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Walking and Cycling

Being physically active is fundamental to our individual and collective wellbeing. Sport NZ’s Value of Sport research showed that by eliminating physical inactivity New Zealand could avoid 12.7% of all deaths. 

As a society we’ve engineered physical activity out of our busy daily lives and now we’re experiencing the health and wellbeing impacts of this lack of activity. Walking and cycling is a key way of putting physical activity back into our everyday lives, improving our health, wellbeing and that of our environment. 

Healthy Families Hutt Valley is working with Hutt City Council colleagues, transport and urban planners and communities to ensure we’re designing walking and cycling back into our lives, making it the easy and obvious choice for getting around our city.

The New Zealand Transport Agency (NZTA) states that the benefits of cycling and improved walkability include more liveable towns and cities, stronger local economies, reduced costs for Councils (meaning less burden on rate payers), less impact on the environment and healthier and more productive people.

Why is this important? 

  • Just over half of adults in the Hutt Valley are physically active but 12% do little or no physical activity
  • 74% of people in the Hutt Valley get to work by car and only 34% of children get to school using active modes of transport
  • Across the Hutt Valley 81% of children watch more than the recommended two hours of screen time per day (excludes screen time for school or homework)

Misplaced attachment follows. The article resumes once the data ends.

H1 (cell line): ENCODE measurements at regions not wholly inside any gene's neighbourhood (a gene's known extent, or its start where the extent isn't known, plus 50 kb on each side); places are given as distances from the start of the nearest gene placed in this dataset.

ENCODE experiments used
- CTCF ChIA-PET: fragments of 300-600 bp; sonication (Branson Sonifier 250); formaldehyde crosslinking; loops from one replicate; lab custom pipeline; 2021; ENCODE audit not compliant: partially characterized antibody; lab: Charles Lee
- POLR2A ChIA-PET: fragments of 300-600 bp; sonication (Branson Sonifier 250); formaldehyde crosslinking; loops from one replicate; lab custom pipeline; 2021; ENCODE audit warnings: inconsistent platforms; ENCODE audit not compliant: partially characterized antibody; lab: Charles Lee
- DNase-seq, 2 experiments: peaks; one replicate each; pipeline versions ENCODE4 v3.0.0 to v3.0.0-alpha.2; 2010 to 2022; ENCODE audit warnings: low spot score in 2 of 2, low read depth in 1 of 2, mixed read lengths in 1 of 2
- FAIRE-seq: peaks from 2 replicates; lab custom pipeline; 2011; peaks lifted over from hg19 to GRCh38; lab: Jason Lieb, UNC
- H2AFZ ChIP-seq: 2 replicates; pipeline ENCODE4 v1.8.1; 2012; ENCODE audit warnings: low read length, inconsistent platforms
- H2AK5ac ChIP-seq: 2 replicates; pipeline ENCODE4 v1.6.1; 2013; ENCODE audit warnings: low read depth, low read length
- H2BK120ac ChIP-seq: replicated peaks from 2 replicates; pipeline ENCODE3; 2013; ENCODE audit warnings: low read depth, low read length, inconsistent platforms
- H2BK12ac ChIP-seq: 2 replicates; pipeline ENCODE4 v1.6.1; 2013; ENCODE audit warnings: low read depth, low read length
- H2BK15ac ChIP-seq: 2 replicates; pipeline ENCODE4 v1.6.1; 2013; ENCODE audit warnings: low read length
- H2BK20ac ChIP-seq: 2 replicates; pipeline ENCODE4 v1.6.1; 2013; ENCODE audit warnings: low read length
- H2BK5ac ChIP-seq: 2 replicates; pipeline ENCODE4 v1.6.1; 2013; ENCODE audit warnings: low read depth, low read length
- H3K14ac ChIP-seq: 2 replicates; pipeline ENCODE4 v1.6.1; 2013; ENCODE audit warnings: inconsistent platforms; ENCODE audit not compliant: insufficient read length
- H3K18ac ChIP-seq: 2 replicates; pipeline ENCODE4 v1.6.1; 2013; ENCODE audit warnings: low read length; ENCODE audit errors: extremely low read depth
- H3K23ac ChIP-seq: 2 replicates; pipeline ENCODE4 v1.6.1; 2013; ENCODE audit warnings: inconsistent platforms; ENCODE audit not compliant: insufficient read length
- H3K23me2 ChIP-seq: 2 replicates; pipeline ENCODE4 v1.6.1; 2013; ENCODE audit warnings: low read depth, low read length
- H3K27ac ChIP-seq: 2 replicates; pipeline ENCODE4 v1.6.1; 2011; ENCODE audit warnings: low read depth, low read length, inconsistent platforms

How we’re increasing walking & cycling opportunities

Shared pathways engagement Hutt City Council is putting significant investment in shared pathways. NZTA research indicates that “around one in two cyclists state that the opening of new cycle ways and paths in their area have encouraged them to either start cycling, or to cycle more often.” By increasing the number of people cycling as well as how often they cycle we’re investing in the health and wellbeing of our communities. 

NZTA data shows that more people are walking regularly for fun or fitness and to get to public transport, while walking to get from A to B is declining. Shared pathways are a way to entice our people to use walking as a preferred way of getting around in their daily lives. 

Community engagement plays a vital role in the success of shared pathways, helping ensure that the designs and connections meet community needs and aspirations.  Healthy Families Hutt Valley is working to connect Council and communities in a meaningful and enduring way around walking and cycling developments.

Street activations – We are working with communities at street level to build up a picture of what a playful, connected and active street should look like. We’ve chosen key streets in Taita, Wainuiomata and Naenae to start this process and are working with local organisations like Love Wainuiomata and Common Ground to make this happen.

Streets Alive – is an approach that provides a practical framework and indicators for design decisions for our streets and spaces. Streets Alive aims to put people (not profit or cars) at the centre of decisions around how our streets and public spaces are designed and used. Walking and cycling is a key element of Streets Alive. Enabling our people, especially children to move actively, independently and safely around our communities and wider city will help grow Lower Hutt as a place where we interact with our surroundings; we are active together and feel safer, healthier, happier and more engaged with our city.

What can you do?


  • Think about the trips you make every day and what opportunities there are for you to bike or walk


Imagine if walking and cycling became the transport mode of choice for Lower Hutt, creating healthier people and a healthier and more sustainable city. 

Want to help?

Share your insights around walking & cycling.